Switzerland 1996

Yearbook 1996

Switzerland. Did Switzerland escape occupation during the war by being Nazi Germany’s financial runners-up? The issue was fueled by new information that Nazi leaders deposited stolen gold worth billions in Swiss banks before the end of the war. Jewish groups demanded that the banks report what European Jews deposited into secret accounts in 1933-45 before falling victim to the Nazi terror. The Jewish World Congress, WJC, believes that the vaults in Switzerland can hide close to seven billion US dollars, hitherto inaccessible to the owners’ survivors. Two expert commissions were appointed to seek the missing bank money.

The economy continued at half speed, and the Swiss franc’s strong course hampered the competitiveness of exporting companies. Unemployment was set at just over 4%, a figure high for Switzerland. A proposal to increase employment by abolishing the industry’s women’s ban at night and giving companies the right to freer opening hours was rejected in a referendum in December. Mad Cow Disease (BSE) hit hard on agriculture, and Switzerland was reported to be Europe’s worst BSE-affected country after the UK with 230 cases. However, a government proposal for the slaughter of 230,000 cows to eradicate the infection did not go through. Parliament decreed in December that the slaughter of 1,100 animals was enough.

In October, the government decided that Switzerland from 1997 should be part of NATO’s Partnership for Peace Partnership Program (PFP).

  • ABBREVIATIONFINDER.ORG: What does SZ stand for? In the field of geography, this two letter acronym means Switzerland. Check this to see its other meanings in English and other 35 languages.


During World War II, European powers recognized the armed neutrality of Switzerland, which, despite pressure from Nazi Germany, remained on the edge of the conflict. After the war, the West blamed Switzerland for being in contact with Germany, and the Soviet Union refused to reestablish relations with the country that had been discontinued in 1918. After all, Switzerland’s economic strength made it easier for the country to rejoin the international community. During the Cold War, Switzerland stood on the western side, but in order to maintain its neutrality, the country did not join the UN.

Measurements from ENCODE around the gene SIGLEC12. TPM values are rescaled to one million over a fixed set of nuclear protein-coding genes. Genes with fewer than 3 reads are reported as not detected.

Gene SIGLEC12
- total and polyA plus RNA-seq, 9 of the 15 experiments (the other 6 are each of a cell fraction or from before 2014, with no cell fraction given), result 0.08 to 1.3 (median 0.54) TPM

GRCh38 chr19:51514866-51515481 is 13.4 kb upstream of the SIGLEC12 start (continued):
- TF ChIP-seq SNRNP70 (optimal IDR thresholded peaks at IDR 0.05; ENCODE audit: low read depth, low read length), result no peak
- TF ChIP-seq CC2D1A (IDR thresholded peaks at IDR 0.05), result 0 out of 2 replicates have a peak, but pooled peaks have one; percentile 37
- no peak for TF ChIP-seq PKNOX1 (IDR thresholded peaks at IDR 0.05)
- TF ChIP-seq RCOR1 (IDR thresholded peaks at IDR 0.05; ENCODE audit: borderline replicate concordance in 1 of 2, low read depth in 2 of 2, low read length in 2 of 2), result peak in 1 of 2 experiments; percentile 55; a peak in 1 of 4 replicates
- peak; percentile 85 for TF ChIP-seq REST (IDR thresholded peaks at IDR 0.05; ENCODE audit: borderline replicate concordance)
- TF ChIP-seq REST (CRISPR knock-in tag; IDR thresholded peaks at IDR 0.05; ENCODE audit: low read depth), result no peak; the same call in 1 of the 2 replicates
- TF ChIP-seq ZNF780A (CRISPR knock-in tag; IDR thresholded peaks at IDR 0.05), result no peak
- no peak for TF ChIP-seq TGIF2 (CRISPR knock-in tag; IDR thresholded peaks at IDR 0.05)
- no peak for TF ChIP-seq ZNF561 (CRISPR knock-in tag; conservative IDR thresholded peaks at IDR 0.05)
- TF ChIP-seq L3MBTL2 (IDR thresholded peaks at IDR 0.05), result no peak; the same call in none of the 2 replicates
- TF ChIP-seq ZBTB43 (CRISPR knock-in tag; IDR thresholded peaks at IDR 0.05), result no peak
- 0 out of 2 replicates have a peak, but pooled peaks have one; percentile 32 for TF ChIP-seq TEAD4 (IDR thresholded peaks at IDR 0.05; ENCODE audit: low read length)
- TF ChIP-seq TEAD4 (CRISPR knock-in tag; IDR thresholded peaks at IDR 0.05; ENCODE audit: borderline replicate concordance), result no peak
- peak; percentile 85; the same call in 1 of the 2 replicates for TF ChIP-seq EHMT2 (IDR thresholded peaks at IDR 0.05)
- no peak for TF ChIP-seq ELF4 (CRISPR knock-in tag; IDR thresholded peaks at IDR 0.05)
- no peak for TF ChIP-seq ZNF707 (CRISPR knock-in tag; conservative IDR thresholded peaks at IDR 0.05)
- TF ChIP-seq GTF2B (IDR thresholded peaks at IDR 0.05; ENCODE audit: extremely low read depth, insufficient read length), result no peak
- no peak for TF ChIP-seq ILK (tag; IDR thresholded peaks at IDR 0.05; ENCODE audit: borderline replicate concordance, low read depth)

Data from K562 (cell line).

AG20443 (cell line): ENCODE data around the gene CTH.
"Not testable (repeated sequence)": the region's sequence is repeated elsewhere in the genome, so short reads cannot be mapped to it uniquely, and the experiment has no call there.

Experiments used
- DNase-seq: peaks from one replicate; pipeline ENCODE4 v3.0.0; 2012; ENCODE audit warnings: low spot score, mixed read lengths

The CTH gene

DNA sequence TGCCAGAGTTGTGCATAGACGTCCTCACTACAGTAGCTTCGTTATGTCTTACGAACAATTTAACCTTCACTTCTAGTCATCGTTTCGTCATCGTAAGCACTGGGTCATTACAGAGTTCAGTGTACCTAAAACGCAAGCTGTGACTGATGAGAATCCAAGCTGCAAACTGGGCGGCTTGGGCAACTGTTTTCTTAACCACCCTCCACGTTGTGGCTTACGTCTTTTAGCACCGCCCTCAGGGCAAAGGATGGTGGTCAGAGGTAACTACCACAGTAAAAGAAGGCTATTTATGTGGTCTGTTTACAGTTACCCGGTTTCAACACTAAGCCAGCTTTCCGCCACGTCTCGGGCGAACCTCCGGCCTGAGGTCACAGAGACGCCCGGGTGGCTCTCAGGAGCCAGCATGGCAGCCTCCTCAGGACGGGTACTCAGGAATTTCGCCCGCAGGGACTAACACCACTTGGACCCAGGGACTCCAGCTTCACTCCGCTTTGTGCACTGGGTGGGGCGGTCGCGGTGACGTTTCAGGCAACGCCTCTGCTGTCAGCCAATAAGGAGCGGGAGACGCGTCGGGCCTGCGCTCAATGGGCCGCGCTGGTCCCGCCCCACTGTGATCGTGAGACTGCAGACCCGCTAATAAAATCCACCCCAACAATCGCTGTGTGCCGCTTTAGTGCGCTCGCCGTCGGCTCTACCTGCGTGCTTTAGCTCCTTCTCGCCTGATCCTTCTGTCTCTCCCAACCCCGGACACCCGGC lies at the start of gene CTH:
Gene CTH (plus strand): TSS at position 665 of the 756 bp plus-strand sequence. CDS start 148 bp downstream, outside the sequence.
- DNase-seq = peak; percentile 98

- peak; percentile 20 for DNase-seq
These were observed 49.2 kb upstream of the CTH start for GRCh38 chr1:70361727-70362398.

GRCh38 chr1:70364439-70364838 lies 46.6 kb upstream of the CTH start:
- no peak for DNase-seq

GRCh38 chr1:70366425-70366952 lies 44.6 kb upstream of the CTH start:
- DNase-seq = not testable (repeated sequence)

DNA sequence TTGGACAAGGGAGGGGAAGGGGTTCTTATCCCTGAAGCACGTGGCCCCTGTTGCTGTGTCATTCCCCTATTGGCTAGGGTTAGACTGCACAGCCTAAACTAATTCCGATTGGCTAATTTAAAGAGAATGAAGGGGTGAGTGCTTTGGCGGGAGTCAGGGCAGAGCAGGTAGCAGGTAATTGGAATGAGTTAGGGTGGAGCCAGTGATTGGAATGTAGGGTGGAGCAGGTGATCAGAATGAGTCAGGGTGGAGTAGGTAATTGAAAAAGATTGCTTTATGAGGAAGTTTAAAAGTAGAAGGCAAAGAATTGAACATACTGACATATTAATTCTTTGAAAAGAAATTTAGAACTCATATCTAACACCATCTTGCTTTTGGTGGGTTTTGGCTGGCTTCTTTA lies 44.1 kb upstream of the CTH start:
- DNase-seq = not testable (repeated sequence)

The Swiss economy experienced an incredible boom in the post-war period. Export industries with goods such as chemical products, foodstuffs and machine parts developed into large transnational enterprises. In 1973, Switzerland ranked fourth in terms of foreign direct investment – surpassed only by the United States, France and England.

For example, in 1989, the largest transnational Swiss food company, Nestlé, had 196,940 employees worldwide and sold for $ 29.360 million. It worked through branches in Algeria, Bahamas, Brazil, the Dominican Republic, Ecuador, the Philippines, Ghana and Madagascar.

As in the other capitalist countries in Europe, Swiss economic expansion was partly based on foreign workers. These came mostly from Italy and Spain. Between 1945 and 1974, the number of foreigners increased from 5 to 17% of the population. The rejection of immigrants came to light in a number of referendums, and in the 1974-76 crisis, tens of thousands of foreigners had to leave the country.

Due to its political neutrality, Switzerland did not join the EC. Since 1960, however, the country has been a member of the EFTA Free Trade Association. In 1983, Swiss development assistance accounted for almost 5% of investment in poor countries.

In 1959, the Socialist Party returned to the Federal Council with two representatives. Since then, the composition of the Government has remained stable, and about 80% of voters have been represented in the government.

Since Switzerland is mostly governed by political compromises, the population has lost interest in the elections. In 1979, the turnout for the first time was below 50%.

In line with this development, new organized flows emerged in the country. In the 1980s, groups such as nuclear opponents and feminists emerged. The latter was at a referendum in 1981 an amendment to the constitution that provides equal rights for men and women. As another new movement, mention is made of the violent youth actions against the consumer society.

Population 1996

According to Countryaah.com, the population of Switzerland in 1996 was 6,995,410, ranking number 92 in the world. The population growth rate was 1.010% yearly, and the population density was 177.0301 people per km2.

Switzerland Population Distribution by Age